But aside from all the personal frustration and inconvenience this shutdown is causing me and hundreds of thousands (millions?) other Google Reader users, there’s something else truly baffling about this shutdown. Consider this: Google Reader is built on a giant archive of information chunks in a format much more machine readable than your average web page. Despite all this, Google, a company with a self-proclaimed “mission to organize the world’s information and make it universally accessible and useful“, didn’t consider Google Reader a worthwhile part of this mission? Google Reader is also a web service that provides Google with a tremendous amount of data about what we like, whom we follow and what we read online. As a company which makes its money by shoving targeted advertising in our face based on what it knows about us, they still couldn’t figure out how to monetize this service?
Additionally, according to a recent report from BuzzFeed, Google Reader still drives far more traffic than Google’s favorite pet project of the moment, Google+. It truly seems as if Google’s management simply didn’t have a clue what they had on their hands with Google Reader – its creator Chris Wetherell recently corroborated as much in an interview with GigaOm. That Yonatan Zunger, chief architect of Google+, turned to his G+ followers with the question what made Reader so useful speaks to this as well.
As a parting thought: Ask yourself, do you have any idea how profitable services like GMail and Drive are? I don’t, and I trust them a whole lot less today than I did a week ago.
During our research, a few consistent patterns emerged:
- Most people don’t differentiate between apps and widgets.
- Widgets aren’t widely used – weather, clock and music are the most used and after that, fewer than 10% of customers use any other widgets.
- Most of you don’t modify your home screens much. In fact, after the first month of use, approximately 80% of you don’t change your home screens any more.
I’m not really surprised by this and suspected as much for a long time. Nice to see some research (albeit only presented in this abbreviated form) to back up my suspicion.
So much for Apple needing to add widgets to iOS to stay competitive with Android…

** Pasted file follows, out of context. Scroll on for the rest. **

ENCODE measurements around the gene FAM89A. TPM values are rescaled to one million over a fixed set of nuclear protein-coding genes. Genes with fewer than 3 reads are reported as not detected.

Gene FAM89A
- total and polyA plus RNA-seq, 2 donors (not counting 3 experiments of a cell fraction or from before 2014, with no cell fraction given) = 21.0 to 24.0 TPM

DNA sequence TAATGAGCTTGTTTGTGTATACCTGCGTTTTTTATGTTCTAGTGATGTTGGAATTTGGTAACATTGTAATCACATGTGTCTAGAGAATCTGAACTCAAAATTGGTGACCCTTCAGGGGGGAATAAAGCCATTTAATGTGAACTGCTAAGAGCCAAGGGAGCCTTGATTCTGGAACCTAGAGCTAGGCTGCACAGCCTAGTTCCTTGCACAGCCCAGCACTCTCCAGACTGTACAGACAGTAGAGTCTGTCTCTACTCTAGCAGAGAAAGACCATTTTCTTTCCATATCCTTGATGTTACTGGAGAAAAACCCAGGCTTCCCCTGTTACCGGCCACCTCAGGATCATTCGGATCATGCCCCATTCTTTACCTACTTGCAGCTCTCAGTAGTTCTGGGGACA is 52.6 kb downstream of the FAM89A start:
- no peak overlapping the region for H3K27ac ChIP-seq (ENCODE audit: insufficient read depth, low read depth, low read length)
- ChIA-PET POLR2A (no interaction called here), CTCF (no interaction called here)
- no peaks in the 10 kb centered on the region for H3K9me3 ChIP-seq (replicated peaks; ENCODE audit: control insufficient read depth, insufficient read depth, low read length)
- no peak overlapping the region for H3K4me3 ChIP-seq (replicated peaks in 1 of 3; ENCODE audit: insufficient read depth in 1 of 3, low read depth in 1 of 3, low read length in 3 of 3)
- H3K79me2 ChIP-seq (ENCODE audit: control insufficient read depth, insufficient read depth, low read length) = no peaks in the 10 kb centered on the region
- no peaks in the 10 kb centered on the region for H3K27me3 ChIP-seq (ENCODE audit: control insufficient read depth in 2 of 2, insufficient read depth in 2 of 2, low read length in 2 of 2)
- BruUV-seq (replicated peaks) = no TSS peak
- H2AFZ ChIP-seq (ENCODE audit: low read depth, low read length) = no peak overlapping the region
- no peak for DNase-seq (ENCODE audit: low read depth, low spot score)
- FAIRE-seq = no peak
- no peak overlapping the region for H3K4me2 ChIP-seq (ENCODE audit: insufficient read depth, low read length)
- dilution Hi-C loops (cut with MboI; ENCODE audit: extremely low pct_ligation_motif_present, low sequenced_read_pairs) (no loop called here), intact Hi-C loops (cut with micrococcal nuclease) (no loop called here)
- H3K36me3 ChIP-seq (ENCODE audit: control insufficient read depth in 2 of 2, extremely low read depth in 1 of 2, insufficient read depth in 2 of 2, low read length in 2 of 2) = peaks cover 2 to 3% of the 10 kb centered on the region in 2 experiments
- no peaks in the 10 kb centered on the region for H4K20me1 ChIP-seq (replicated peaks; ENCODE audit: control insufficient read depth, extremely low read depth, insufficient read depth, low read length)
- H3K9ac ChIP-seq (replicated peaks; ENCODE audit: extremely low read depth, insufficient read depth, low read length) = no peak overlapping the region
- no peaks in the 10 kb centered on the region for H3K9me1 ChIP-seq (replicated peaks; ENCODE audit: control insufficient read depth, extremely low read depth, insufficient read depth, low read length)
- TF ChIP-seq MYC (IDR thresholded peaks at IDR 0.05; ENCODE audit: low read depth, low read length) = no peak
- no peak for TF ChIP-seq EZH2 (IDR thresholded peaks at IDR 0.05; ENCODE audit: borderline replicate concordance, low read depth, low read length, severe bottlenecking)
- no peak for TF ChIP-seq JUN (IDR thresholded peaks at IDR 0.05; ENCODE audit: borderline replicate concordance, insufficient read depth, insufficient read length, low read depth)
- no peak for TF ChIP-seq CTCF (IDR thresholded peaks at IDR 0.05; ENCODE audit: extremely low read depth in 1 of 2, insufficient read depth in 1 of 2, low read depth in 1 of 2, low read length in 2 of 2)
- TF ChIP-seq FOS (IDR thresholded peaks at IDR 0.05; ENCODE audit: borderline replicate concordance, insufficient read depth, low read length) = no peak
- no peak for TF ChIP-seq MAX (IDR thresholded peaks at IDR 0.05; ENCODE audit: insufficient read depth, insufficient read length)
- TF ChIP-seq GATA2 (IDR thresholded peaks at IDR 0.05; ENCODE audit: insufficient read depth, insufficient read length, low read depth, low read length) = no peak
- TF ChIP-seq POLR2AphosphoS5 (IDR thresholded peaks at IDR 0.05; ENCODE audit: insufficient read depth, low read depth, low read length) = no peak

Lapka is a tiny, beautiful personal environment monitor that connects with your phone to measure, collect and analyze the hidden qualities of your surroundings.
I have no idea what to use this for, but I kinda want one anyway.
Ubuntu recently announced a version of their operating system optimized for tablets. The user interface of Ubuntu for tablets is heavily influenced by their Ubuntu for phones user interface and makes extensive use of swipe gestures – you can read more about the design philosophy of their touch interface in this interview at Co.Design. Their introductory video (embedded above) gives a pretty good overview of how it all works, but the most interesting part (to me) comes around five minutes into the video: You can plug your phone or tablet into a display or TV and get the full Ubuntu desktop or Ubuntu TV experience.
I find this approach intriguing because it carries the promise of a single device in your pocket that flexibly adapts to specific needs, while at the same time reducing the need for redundant capabilities (in processing power, storage, connectivity) and thus hopefully decreasing cost. No need to buy a laptop, a tablet, a smartphone and a media box for your living room, just one smartphone that adapts to the peripherals you connect. No need to lug your bulky, heavy laptop into work and back home everyday, just hook up your ever-present smartphone to your work environment.
It got me thinking about how the current big players in the platform wars approach their multi-platform strategy on a technological level, so i whipped up this table:
Of course if you move deep enough down the stack you’ll find more common underpinnings: Both iOS and OS X share a XNU kernel. Both Android and Chrome OS are based on Linux. Windows Phone, Windows RT and Windows 8 are all based on a Windows NT kernel. Google TV is based on Android and Apple TV is based on iOS. Nevertheless, out of all four vendors included in the chart above, Ubuntu appears to take the most unified approach.
On the user experience side, however, Ubuntu takes a more nuanced approach: instead of attempting the daunting task of creating one unified user interface to work across desktop, mobile and big screen, the user interface adapts to the specific strengths and limitations of each domain – in stark contrast to what Microsoft is trying with its “no compromise” (ahem), one-size-fits-all, schizophrenic hybrid Windows 8 approach.